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Shedd Aquarium Asks the Public to Name Rescued Sea Otter Pups

Throughout Sea Otter Awareness Week, Public Can Vote on Names for the Pups and Learn Their Stories

September 19, 2019

Two sea otter pups lie side by side with their eyes squinted shut in slumber.

Heading into Sea Otter Awareness Week (Sept. 22-28), people across the country will have a say in how two rescued, southern sea otter pups at Shedd Aquarium get names. The aquarium will host a digital naming contest focused on building affinity and understanding around sea otters and inspiring voters to also make their voices heard in support of conservation legislation and protections that are critical for vulnerable species like otters.

The five-month-old pups, both males, were discovered on the coast of California with no mother or adult otters in sight at just a couple weeks old and rescued by partners at Monterey Bay Aquarium. Currently referred to by their intake numbers, Pups 870 and 872 were cared for at Monterey before Shedd Aquarium’s Animal Response Team flew out to California to assist in their care and accompany them home to Chicago. Since their arrival at Shedd, the pups have been living behind the scenes in the Regenstein Pup Nursery as animal care staff teach them how to be otters – building important skills like foraging, diving and grooming their dense fur.

Shedd Aquarium’s animal care staff prepared a short list of names for the public to choose from, and all the names correspond to a location along the coast of California where sea otters can be found. This helps the aquarium make a connection with guests to their native habitat and explain why sea otters are an important part of the marine ecosystem. The names for consideration are:

  • Cooper: named after Cupertino, Calif., near San Jose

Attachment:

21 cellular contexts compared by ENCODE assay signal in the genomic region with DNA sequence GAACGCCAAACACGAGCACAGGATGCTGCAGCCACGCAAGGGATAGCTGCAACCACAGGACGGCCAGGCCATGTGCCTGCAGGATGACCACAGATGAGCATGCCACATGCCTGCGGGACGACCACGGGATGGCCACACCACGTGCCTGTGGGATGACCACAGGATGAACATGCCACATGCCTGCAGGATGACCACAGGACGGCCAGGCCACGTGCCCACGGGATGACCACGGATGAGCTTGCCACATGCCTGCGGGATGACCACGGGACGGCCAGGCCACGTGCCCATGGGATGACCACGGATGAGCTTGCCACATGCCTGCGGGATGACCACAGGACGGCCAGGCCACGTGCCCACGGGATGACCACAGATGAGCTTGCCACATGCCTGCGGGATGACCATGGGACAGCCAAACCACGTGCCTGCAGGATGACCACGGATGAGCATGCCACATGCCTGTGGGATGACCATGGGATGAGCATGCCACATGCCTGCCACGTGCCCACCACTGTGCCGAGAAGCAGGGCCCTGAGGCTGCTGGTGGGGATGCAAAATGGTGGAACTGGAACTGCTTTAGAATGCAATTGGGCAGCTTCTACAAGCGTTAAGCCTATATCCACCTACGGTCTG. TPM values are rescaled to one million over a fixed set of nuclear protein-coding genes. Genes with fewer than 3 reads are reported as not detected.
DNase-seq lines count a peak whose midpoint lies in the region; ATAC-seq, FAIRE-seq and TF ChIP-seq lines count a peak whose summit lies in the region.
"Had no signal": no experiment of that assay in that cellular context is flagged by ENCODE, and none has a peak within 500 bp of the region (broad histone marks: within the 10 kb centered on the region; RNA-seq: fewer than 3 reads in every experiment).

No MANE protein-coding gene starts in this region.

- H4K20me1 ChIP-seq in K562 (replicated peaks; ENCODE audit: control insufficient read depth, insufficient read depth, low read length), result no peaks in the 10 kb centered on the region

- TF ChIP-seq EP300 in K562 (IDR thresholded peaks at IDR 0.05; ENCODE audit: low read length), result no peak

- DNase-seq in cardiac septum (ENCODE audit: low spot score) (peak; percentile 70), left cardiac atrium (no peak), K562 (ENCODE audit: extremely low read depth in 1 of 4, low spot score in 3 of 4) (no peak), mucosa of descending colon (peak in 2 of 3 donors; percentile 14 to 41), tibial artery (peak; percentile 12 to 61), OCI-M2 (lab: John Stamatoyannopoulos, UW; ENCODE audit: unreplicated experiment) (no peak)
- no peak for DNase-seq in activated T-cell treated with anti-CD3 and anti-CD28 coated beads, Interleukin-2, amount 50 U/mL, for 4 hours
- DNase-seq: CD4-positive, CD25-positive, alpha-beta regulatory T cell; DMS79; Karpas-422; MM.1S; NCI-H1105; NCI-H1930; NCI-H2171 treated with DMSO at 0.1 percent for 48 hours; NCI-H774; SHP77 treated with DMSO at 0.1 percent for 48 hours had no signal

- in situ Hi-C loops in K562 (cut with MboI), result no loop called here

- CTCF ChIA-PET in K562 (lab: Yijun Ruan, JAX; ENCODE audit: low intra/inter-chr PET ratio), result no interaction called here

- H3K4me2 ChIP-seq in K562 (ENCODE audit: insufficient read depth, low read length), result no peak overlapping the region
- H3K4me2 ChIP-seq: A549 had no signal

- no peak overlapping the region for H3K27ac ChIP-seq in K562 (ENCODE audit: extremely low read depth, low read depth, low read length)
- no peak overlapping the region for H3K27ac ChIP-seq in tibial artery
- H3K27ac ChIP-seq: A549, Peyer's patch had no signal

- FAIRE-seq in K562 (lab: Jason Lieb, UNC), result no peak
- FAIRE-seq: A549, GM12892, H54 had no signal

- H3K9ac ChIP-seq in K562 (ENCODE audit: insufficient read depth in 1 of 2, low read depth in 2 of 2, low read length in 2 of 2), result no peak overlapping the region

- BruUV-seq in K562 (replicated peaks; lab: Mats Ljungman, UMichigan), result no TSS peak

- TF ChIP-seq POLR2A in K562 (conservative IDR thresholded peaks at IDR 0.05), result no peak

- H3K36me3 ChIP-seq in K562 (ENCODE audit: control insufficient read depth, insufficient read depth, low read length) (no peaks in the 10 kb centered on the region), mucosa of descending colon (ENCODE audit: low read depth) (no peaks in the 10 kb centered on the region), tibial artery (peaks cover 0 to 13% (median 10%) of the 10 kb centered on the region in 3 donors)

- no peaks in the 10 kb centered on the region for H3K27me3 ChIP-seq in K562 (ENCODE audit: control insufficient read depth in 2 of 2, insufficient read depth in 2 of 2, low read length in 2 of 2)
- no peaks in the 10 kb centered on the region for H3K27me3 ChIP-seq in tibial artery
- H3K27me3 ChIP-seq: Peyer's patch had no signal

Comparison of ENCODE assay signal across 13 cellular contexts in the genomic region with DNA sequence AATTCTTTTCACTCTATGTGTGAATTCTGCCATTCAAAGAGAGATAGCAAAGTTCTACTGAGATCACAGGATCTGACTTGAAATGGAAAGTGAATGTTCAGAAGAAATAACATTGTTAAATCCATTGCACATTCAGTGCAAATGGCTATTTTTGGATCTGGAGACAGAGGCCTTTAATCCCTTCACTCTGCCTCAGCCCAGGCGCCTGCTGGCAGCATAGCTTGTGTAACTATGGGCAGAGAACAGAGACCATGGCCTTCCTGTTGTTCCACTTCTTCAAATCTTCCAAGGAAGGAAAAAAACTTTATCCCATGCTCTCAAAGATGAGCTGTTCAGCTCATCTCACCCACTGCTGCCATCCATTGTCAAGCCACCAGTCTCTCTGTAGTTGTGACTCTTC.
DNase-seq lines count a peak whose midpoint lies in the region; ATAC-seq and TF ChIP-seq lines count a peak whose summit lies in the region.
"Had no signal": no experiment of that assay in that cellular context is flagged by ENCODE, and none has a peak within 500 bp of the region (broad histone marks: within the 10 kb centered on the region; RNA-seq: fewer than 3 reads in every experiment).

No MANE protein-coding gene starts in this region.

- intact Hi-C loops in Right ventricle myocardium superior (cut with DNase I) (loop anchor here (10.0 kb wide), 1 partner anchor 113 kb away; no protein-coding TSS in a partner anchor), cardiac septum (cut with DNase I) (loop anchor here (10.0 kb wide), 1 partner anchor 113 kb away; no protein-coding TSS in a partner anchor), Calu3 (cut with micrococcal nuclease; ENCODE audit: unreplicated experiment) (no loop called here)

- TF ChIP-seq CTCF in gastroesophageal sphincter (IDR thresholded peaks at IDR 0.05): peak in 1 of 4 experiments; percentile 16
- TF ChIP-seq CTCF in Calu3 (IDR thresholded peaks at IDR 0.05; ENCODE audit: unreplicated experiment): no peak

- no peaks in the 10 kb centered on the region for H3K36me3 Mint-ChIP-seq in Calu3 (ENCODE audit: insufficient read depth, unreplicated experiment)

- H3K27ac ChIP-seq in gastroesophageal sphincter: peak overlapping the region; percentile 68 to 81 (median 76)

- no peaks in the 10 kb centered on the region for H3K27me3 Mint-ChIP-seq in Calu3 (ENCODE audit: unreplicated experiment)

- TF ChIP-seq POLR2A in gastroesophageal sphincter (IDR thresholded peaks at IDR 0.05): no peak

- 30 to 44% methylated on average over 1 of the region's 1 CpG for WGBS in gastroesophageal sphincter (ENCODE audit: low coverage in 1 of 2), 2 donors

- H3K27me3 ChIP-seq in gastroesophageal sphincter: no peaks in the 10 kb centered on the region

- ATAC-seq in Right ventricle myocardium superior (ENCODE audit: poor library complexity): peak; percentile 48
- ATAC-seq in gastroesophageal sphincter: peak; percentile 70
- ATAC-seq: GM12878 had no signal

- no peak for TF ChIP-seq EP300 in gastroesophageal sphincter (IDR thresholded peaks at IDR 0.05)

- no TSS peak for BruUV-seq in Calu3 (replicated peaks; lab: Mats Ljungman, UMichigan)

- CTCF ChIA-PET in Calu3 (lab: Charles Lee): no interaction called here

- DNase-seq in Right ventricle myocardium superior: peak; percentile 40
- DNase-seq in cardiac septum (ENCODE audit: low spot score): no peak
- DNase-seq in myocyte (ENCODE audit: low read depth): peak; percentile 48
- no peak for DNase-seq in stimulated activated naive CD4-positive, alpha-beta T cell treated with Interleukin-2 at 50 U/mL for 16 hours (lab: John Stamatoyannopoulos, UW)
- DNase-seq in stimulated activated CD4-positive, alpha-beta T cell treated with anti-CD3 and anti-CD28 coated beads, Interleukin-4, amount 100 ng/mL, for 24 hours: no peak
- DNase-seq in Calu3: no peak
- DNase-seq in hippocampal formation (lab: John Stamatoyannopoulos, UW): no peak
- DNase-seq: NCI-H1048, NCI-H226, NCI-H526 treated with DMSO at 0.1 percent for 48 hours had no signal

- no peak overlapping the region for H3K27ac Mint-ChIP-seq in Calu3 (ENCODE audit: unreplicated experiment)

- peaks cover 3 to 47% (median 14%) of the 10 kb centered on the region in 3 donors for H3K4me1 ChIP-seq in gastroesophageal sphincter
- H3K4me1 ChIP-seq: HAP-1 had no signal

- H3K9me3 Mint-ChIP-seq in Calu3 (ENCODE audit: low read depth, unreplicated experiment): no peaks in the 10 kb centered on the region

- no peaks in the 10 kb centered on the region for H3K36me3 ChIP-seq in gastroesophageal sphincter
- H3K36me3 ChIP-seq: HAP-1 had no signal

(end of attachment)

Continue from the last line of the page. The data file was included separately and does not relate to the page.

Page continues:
• Watson: named after the town of Watsonville, near Monterey and Port Watsonville, less than an hour drive from where pup 872 was found
  • Bennett: named after Point Bennett on San Miguel Island – one of the Channel Islands
  • Simon: named after Simonton Cove on San Miguel Island – one of the Channel Islands
  • Obi: short for Obispo of San Luis Obispo

The public can vote as many times as they’d like on Shedd’s website starting today. Voting will close on Saturday, Sept. 28. Throughout the week, the aquarium will also be sharing regular sea otter content and updates to help inform the vote, but also help people understand their role in protecting this species.

“Sea otters are around today because enough people came together and demanded protections like the Endangered Species Act – our country’s bedrock conservation legislation,” said Peggy Sloan, chief animal officer at Shedd Aquarium. “Aquariums like Shedd and Monterey can only rescue and rehabilitate so many otters – the best way we can ensure the continued survival of species like sea otters is by making your voices heard with elected officials, letting them know that you oppose the weakening of any kind on protections like the ESA.”

Shedd Aquarium plans to announce the winning names of the contest on Monday, Sept. 30. At that time, the otter pups, which have been living behind the scenes in the Regenstein Pup Nursery will also be introduced to the Regenstein Sea Otter Habitat, so the public may have their first opportunity to see the pups during a visit. This introduction will happen gradually over the following weeks, so the pups may still spend some intermittent time behind the scenes as well.

Shedd Aquarium is grateful to the Regenstein Foundation for its generous support for the rescue and rehabilitation of Shedd Aquarium’s newest sea otters. A longtime friend to the aquarium, the foundation has made significant contributions to these animals over many years, ensuring expert care in their home in the Regenstein Foundation Otter Habitat and Pup Nursery. Additional support for the rescue of these otters was generously provided by Lauran and Myrna Bromley.

VISUALS: High resolution photos/video of rescued otter pups at Shedd:
https://personal.filesanywhere.com/fs/v.aspx?v=8e69678c595f74b06b9c
Photo credit: ©Shedd Aquarium/Brenna Hernandez
Video credit: ©Shedd Aquarium/Sam Cejtin